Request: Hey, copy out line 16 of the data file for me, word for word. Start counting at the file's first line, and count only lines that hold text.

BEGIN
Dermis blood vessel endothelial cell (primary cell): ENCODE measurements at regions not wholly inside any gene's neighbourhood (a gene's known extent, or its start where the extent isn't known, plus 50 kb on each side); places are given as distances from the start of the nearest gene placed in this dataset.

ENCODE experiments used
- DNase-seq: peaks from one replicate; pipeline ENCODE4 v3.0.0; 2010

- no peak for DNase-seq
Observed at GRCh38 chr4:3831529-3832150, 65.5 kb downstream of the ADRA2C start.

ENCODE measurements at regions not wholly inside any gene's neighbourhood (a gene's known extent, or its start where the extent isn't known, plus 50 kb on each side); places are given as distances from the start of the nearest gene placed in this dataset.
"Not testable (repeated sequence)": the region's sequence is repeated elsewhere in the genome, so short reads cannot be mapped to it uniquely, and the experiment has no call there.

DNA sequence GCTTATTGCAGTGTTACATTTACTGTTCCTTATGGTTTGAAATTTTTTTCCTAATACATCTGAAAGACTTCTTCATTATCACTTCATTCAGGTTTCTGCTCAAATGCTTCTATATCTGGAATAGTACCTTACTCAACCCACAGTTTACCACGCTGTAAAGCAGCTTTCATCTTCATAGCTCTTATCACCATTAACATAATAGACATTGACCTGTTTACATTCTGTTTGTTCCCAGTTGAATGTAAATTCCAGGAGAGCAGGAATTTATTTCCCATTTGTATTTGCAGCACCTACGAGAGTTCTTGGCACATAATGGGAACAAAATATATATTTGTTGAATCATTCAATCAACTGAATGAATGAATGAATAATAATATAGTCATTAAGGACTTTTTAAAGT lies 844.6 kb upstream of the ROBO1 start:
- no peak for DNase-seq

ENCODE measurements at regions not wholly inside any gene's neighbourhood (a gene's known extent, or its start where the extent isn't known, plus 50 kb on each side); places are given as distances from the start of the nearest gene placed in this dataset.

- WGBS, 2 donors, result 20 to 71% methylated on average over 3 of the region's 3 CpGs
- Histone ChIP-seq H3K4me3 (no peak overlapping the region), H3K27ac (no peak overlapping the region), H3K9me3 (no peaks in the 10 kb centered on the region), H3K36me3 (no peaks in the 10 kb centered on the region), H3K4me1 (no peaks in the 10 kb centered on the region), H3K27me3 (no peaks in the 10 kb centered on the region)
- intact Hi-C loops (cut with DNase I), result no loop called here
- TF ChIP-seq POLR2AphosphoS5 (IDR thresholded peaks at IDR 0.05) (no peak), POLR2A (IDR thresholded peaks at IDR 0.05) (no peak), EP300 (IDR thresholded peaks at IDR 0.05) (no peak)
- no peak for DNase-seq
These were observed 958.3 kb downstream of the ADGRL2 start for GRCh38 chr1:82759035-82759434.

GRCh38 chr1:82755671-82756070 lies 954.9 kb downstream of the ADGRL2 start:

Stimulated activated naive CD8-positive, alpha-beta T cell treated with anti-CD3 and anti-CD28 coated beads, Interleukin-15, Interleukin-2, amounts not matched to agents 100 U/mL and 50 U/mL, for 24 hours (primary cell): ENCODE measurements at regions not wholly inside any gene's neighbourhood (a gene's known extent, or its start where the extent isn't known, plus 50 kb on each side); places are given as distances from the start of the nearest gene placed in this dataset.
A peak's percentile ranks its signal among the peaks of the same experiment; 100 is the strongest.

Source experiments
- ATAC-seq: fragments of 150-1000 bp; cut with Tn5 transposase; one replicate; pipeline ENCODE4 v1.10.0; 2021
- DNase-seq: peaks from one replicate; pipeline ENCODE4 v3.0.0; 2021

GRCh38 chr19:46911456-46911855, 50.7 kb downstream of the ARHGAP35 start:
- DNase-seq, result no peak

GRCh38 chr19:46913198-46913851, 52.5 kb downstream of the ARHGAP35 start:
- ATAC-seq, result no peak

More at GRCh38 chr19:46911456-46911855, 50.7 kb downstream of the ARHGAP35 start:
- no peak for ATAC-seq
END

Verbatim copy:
These were observed 958.3 kb downstream of the ADGRL2 start for GRCh38 chr1:82759035-82759434.